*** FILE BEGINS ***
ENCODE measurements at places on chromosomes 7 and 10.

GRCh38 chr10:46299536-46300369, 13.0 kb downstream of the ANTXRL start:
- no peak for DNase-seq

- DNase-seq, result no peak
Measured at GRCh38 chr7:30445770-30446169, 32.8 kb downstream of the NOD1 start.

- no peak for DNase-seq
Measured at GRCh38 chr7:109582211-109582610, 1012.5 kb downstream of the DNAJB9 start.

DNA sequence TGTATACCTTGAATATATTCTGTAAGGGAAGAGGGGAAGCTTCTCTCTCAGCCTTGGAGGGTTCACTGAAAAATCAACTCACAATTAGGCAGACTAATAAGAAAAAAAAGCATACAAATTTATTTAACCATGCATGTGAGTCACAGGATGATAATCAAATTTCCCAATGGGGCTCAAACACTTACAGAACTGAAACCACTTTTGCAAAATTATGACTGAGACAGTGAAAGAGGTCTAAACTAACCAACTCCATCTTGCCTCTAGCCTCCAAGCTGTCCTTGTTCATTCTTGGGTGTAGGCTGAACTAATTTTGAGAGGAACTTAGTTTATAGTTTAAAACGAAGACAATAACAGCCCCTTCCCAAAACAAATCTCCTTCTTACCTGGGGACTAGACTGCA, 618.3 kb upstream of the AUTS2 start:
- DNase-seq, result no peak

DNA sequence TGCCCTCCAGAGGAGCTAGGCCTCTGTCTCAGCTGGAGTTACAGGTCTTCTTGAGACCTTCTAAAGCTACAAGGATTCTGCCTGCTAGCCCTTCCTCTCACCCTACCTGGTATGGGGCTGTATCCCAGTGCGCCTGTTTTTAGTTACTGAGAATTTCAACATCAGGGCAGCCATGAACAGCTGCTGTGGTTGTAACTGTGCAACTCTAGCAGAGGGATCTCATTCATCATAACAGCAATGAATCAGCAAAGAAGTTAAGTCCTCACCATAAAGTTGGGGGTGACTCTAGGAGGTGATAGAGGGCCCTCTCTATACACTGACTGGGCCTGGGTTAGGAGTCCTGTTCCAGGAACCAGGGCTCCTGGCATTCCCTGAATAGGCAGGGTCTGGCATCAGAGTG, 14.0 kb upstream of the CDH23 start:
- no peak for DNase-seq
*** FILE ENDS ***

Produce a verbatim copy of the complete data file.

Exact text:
ENCODE measurements at places on chromosomes 7 and 10.

GRCh38 chr10:46299536-46300369, 13.0 kb downstream of the ANTXRL start:
- no peak for DNase-seq

- DNase-seq, result no peak
Measured at GRCh38 chr7:30445770-30446169, 32.8 kb downstream of the NOD1 start.

- no peak for DNase-seq
Measured at GRCh38 chr7:109582211-109582610, 1012.5 kb downstream of the DNAJB9 start.

DNA sequence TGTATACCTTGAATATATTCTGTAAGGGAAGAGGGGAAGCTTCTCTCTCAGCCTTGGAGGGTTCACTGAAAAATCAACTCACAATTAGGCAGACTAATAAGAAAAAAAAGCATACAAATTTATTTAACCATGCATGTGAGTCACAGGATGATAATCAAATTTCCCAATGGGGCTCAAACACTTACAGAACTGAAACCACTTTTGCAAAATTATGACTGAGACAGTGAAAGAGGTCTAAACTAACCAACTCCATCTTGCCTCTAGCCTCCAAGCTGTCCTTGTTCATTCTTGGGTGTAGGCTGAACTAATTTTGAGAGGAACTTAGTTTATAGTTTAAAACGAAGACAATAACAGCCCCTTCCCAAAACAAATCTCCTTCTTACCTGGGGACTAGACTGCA, 618.3 kb upstream of the AUTS2 start:
- DNase-seq, result no peak

DNA sequence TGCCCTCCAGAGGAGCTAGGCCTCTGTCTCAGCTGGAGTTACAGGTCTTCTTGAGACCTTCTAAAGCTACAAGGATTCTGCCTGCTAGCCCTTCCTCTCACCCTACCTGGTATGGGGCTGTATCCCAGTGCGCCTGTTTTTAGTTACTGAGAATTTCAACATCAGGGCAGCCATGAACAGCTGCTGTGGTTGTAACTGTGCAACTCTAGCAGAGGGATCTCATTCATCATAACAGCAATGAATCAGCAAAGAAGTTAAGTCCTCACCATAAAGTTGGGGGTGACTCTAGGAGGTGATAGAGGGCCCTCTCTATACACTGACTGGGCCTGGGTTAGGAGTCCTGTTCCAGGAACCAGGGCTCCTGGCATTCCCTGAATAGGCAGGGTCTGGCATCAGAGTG, 14.0 kb upstream of the CDH23 start:
- no peak for DNase-seq